Time Machine, the Backup Software You Should be Using

Review of the Mac's Time Machine Backup Software

Time Machine's Interface
Use Time Machine to go back in time to recover a lost file. Screen shot courtesy of Coyote Moon, Inc.

The Bottom Line

Using Time Machine as your primary backup is a no-brainer. This easy-to-use backup system not only lets you restore your Mac to a happy working state after some cosmic cataclysm engulfs it, it also lets you ever so easily restore individual files or folders you may have accidentally deleted.

In addition to restoring a file, you can go back in time to see what a file looked like an hour ago or at any time or date in the recent past.

Time Machine's user interface and ease of setup make it a backup application you're very likely to use and continue to use; that's why I highly recommend it.


  • Easy to set up.
  • Automatic on-the-hour backups.
  • Uses available disk space, eliminating older backups when needed.
  • Lets you recover missing files or look at the contents of a file from any point in time.
  • Works with Apple's Migration Assistant to fully restore your data.


  • Preset schedule can't be changed.
  • Requires a large hard drive for effective backups.
  • Initial backup can be very long.
  • Errors and warning messages aren't clear.


  • Included with OS X from OS X 10.5 and later.
  • Unique user interface for a backup application.
  • Works with Apple's Time Capsule.
  • Can use any internal or external hard drive.
  • Works with some third-party NAS appliances.

Apple's Time Machine is a backup application included with OS X (10.5.x or later). Time Machine was a revolutionary approach to backup when it was first introduced.

The revolutionary part wasn't the backup process, or how creative the user interface was, or even how well Time Machine pruned old backups. All these things had been seen before in backup applications. What made Time Machine a winner was that it was so easy to set up and use that people actually used it.

That's the revolution. Mac users are actively backing up their computers, without having to think about the backup process.

Setting Up Time Machine

Setting up Time Machine amounts to selecting the drive or drive partition you want to dedicate to your backups. Once you do that, Time Machine takes care of just about everything else. The setup options are limited to selecting any drives, partitions, folders, or files you don't want to include in your backups. Time Machine will notify you when it deletes older backups; you can turn this notification on or off. You can also decide whether to add a status icon to the Apple menu bar.

For the most part that's it; there are no other required settings to set up or figure out. Click the Time Machine ON switch, or Back Up Automatically (depends on the version of Time Machine you are using), and your system will be backed up.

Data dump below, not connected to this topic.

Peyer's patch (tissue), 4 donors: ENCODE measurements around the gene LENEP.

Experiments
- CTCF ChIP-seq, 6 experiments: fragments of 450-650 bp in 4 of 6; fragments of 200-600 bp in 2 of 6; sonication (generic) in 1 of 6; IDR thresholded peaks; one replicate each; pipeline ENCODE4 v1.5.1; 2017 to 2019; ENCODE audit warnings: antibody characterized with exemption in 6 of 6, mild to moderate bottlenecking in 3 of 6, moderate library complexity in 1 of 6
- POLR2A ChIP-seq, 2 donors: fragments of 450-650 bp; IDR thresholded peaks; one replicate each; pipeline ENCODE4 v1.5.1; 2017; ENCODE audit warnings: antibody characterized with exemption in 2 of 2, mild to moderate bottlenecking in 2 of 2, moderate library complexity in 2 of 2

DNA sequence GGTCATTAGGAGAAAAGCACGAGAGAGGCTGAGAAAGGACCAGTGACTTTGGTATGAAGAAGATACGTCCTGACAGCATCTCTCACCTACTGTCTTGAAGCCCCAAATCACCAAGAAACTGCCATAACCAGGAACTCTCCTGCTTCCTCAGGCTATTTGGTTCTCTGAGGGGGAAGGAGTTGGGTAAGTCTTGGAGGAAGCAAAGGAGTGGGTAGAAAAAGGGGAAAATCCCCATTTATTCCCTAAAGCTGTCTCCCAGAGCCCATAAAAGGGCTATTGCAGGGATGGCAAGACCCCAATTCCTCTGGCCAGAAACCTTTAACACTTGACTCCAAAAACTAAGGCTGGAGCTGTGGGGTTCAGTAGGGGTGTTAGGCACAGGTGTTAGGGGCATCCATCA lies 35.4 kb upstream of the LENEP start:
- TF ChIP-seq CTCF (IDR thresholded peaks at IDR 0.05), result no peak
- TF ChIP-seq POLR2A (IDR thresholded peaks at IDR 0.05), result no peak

There are other options you can make use of, such as using multiple drives to store your Time Machine data on. But the advanced settings are hidden away and not needed for most casual users.

How Time Machine Performs Backups

When first run, Time Machine performs a full backup. Depending on how much data you have stored on your Mac, the first backup can take quite a while.

After the initial backup, Time Machine performs a backup of any changes that have occurred every hour. This means you'll only lose an hour's worth of work in the event of a disaster.

Some of Time Machine's magic is in how it manages the space it has for backups. Time Machine saves hourly backups for the last 24 hours. It then saves only daily backups for the past month. For any data that's older than a month, it saves weekly backups. This approach helps Time Machine make the best use of available storage space, and keeps you from needing tens of terabytes of data just to keep a year's worth of backups on hand.

Once the backup drive is full, Time Machine will delete the oldest backup, to make room for the newest. This is important to realize; Time Machine does not archive data. All data will eventually be purged in favor of more recent backups.

User Interface

The user interface is composed of two parts: a preference pane for setting up the backups, and the Time Machine interface for browsing through backups and restoring data. The Time Machine interface is actually fun to use. It displays a Finder-type view of your backup data, and then presents the hourly, daily, and weekly backups as stacks of windows behind the most recent backup. You can scroll through the stack to retrieve data from any backup point in time.

My Thoughts

Time Machine is easy to set up and use. Knowing your data is backed up at regular intervals provides peace of mind. If you don't have a backup system, turn Time Machine on now!

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